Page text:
2. First off, the review will be opinionated. That’s just how I write. The more scientific side of things can already be found over at Fleen, so I’m really not interested in fleshing out that aspect. I think that a book about webcomics should be a) written so that people who know little to nothing about webcomics can pick it up and learn something and b) fun to read. This book is neither of those things in my view.

    Secondly, discussion is FINE in whatever context you wish to make it about, but discussion is different than writing and PUBLISHING a work on the same subject. There have been books written on TV shows like Lost and 24 and, while a HUGE fan of both shows, I personally think it’s much too early to talk at length about either of them. The Sex Pistols and The Doors, however, are further back in history and the changes they brought to their medium can clearly be seen over time. It takes that time to put things into context and gain perspective and this amount of time has not yet passed for an art form so young as webcomics.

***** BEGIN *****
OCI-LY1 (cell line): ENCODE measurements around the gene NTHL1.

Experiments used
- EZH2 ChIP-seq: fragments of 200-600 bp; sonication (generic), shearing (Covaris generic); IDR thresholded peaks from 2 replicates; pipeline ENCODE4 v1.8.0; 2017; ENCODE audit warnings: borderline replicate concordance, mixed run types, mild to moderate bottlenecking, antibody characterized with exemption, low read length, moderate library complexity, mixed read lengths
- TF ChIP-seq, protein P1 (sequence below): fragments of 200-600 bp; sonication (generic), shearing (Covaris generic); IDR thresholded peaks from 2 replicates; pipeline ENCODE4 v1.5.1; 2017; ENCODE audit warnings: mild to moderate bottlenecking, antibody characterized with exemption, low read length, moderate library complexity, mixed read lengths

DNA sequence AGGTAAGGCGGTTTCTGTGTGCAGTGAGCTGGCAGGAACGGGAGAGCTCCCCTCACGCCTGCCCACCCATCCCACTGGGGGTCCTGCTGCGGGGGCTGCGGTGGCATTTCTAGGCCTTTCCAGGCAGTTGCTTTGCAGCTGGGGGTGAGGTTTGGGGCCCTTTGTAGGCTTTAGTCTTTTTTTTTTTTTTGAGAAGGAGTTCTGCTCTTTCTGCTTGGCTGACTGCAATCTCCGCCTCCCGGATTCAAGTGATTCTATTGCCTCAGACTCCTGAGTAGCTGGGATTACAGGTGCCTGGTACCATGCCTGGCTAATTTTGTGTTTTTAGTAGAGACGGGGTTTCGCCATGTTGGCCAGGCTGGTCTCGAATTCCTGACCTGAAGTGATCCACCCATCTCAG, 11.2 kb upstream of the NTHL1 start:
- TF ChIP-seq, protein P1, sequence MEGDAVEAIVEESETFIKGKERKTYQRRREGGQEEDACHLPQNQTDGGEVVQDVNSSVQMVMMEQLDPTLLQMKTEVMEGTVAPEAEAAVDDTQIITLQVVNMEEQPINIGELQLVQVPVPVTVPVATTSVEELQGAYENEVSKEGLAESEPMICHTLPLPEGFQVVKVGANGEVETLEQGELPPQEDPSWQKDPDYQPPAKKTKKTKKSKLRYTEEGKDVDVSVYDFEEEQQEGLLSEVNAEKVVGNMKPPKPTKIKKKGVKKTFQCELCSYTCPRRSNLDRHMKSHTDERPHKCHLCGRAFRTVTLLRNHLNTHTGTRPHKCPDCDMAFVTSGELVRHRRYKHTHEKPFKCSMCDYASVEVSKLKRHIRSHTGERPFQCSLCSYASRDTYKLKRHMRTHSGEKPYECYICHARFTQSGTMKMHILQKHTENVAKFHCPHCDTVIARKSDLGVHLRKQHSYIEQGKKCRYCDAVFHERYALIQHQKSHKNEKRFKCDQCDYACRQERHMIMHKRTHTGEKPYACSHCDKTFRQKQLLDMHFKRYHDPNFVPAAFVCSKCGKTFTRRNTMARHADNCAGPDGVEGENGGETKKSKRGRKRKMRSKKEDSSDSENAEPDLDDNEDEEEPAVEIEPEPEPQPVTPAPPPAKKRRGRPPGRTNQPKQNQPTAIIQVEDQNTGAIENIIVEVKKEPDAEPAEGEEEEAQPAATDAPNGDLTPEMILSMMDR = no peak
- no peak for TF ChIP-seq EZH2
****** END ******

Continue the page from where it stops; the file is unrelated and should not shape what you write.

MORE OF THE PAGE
Let’s keep these comments coming! If this keeps up I won’t even need a review!

  3. Isn’t it a bit to soon to be reviewing T Campbell’s book?

    It only came out recently, and I’m not sure we’ve had enough time to reflect and gain perspective on its importance.

  4. Not sure which of us that’s a slam on…

    I can say though that, in all seriousness, it’s not hard to read a book and immediately gain the perspective that you really didn’t enjoy it.

    Still, well done.

  5. I wondered about that book as well when I heard it was coming out. I’ve not had a chance to browse it but I was surprised that anyone was able to make a valid argument for a “History of” book. I mean, the Internet is only hitting it’s stride. It’s evolved tremendously in a relatively short space of time and webcomics is such a tiny part of it. I would think any examples that could be cited would be at risk of being obsolete by the time the book hit print.

    I’ve read a number of books on the history of the comic strip and the history of comics, and pulps etc. They draw upon a rich, multigenerational history. Is there any webcomic that’s more than ten years old (if that?)

    I look forward to your review 🙂 Later!

  6. Pingback: Fleen: Written by bitter, haggard wordbeasts » Speaking Of Round Numbers